By Paul Nicolaus, Science Writer
Two healthcare workers under the age of 30 fell ill in Wuhan, China, where the first COVID-19 case was reported. One survived. The other wasn’t as fortunate. But why?
It’s an example researchers at the Radiological Society of North America highlighted while pointing out that this phenomenon—some patients falling critically ill and dying as others experience minimal symptoms or none at all—is one of the most mysterious elements of this disease. Mortality does correlate with factors such as age, gender, and some chronic conditions. Considering young and previously healthy individuals have succumbed to this virus, though, there could be more complex prognostic factors involved.
Current diagnostic tests determine whether or not individuals have the virus. They do not, however, offer clues as to just how sick a COVID-positive patient could become. For the time being, clinicians cannot easily predict which patients who test positive will require hospital admission for oxygen and possible ventilation.
Because most cases are mild, identifying those at risk for severe and critical cases early on could help healthcare facilities prioritize care and resources such as ventilators and ICU beds. Figuring out who is at low risk for complications could be useful, too, as this could reduce hospital admissions while these patients are managed at home. As health systems across the globe continue to deal with large numbers of COVID-19 cases, new and emerging technologies may be able to help in this regard.
AI Plus Imaging
Researchers have been probing he use of AI and imaging to determine who has COVID-19, but some groups are taking a different approach and using this same combination to determine which patients are most likely to need the most extensive treatment.
In a paper published July 22 in Radiology: Artificial Intelligence (doi: 10.1148/ryai.2020200079), researchers at Massachusetts General Hospital and Harvard Medical School reveal efforts to develop an automated measure of COVID-19 pulmonary disease severity using chest radiographs (CXRs) and a deep-learning algorithm.
Elsewhere, an international group proposed an AI model that uses COVID-19 patients’ geographical, travel, health, and demographic data to predict disease severity and outcome. Future work is expected to focus on the development of a pipeline that combines CXR scanning models with these types of healthcare data and demographic processing models, according to their paper published July 3 in Frontiers in Public Health (doi: 10.3389/fpubh.2020.00357).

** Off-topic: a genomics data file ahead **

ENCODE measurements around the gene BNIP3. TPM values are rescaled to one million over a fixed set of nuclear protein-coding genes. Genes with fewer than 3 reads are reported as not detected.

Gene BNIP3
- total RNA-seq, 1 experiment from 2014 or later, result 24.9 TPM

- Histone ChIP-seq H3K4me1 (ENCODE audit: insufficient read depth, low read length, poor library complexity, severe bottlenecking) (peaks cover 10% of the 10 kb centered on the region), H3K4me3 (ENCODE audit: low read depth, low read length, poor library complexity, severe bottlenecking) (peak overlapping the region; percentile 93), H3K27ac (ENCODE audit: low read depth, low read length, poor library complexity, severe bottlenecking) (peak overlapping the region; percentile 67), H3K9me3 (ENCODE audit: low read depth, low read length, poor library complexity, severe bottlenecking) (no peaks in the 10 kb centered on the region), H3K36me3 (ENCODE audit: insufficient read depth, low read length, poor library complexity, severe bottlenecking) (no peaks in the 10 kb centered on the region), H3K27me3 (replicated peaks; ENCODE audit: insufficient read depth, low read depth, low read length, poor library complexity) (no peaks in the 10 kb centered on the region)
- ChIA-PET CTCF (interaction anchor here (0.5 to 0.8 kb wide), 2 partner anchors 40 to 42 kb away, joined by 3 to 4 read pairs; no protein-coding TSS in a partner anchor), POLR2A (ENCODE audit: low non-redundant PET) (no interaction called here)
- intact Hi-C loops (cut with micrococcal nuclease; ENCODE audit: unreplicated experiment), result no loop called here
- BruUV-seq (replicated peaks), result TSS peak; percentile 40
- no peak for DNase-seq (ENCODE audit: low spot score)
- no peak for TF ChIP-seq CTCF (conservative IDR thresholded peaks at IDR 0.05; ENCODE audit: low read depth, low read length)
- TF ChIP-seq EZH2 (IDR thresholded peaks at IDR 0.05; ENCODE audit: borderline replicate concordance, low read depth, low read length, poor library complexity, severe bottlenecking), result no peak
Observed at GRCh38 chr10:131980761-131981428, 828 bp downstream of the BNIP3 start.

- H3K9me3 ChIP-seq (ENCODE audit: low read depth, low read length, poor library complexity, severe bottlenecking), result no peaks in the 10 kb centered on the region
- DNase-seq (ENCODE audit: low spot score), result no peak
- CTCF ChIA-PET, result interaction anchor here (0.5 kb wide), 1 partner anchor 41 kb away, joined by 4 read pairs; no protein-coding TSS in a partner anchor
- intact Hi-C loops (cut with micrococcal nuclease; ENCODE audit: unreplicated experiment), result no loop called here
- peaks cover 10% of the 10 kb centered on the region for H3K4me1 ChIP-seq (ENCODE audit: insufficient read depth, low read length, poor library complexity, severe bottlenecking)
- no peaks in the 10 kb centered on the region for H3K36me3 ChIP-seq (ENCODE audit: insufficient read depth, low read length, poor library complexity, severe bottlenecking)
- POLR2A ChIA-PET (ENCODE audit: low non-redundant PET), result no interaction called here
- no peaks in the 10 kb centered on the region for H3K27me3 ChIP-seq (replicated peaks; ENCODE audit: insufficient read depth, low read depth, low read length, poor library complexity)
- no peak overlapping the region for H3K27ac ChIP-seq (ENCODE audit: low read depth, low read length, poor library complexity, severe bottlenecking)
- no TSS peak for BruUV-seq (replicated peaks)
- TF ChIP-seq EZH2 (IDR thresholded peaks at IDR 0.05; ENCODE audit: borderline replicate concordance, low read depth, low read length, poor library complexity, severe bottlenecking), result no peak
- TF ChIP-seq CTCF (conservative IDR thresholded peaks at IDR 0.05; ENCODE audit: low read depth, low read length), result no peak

In June, GE Healthcare announced a partnership with the University of Oxford-led National Consortium of Intelligent Medical Imaging (NCIMI) in the UK to develop algorithms aimed at predicting COVID-19 severity, complications, and long-term impact.
Similarly, experts at the University of Copenhagen set out to create models that calculate the risk of a COVID-19 patient’s need for intensive care. The algorithms are designed to find patterns among Danish coronavirus patients who have been through the system to find shared traits among the most severely affected. The patterns are compared with data gathered from recently hospitalized patients, such as X-rays, and sent to a supercomputer to predict how likely a patient is to require a ventilator and how many days will pass before that need arises.
Meanwhile, researchers at Case Western Reserve University are using computers to find details in digital images of chest scans that are not easily seen by the human eye to quickly determine which patients are most likely to experience further deterioration of their health and require the use of ventilators.
“The approach we’ve taken is actually to create a synergistic artificial intelligence algorithm—one that combines patterns from CT scans with clinical parameters based on lab values,” Anant Madabhushi, professor of biomedical engineering at Case Western Reserve and head of the Center for Computational Imaging and Personalized Diagnostics (CCIPD) told Diagnostics World.
“And the secret sauce, if you will, is the fact that we’re using neural networks and deep learning to automatically go into the CT scans and identify exactly where the region of disease is,” he added. Zeroing in on the disease presentation on the CT scan makes it possible to mine patterns using the neural networks from those regions and combine them with the clinical parameters.
Madabhushi and colleagues have completed a multi-site study that included nearly 900 patients from Wuhan, China, and Cleveland, Ohio. They found that the combination of the clinical parameters and imaging features yielded a higher predictive accuracy in identifying who would go on to need a ventilator compared to a model that uses the imaging features alone and also compared to a model that used only the clinical parameters.
The inspiration for this work came about months ago as Italy hit its peak and the country’s hospitals were overwhelmed with patients who couldn’t breathe. Some of the stories were gut-wrenching, he explained, particularly the ones that highlighted how physicians had to make case by case determinations about who got a ventilator and who didn’t.
“It really got me thinking about what the implications are for the US or the rest of the world,” he said, if a second wave materializes in the fall as some experts have predicted. Of course, we are not out of the first wave yet, he acknowledged, but there is a real concern that a second wave could be even deadlier than the first considering it would take place during flu season.
Madabhushi and colleagues began building their model using images and datasets found online in early March. In April, the CCIPD was offered digital images of chest scans taken from roughly 100 early victims of the novel coronavirus from Wuhan, China. Using that information, the researchers developed machine learning models to predict the risk of a COVID-19 patient needing a ventilator—one based on neural networks and another derived from radiomics.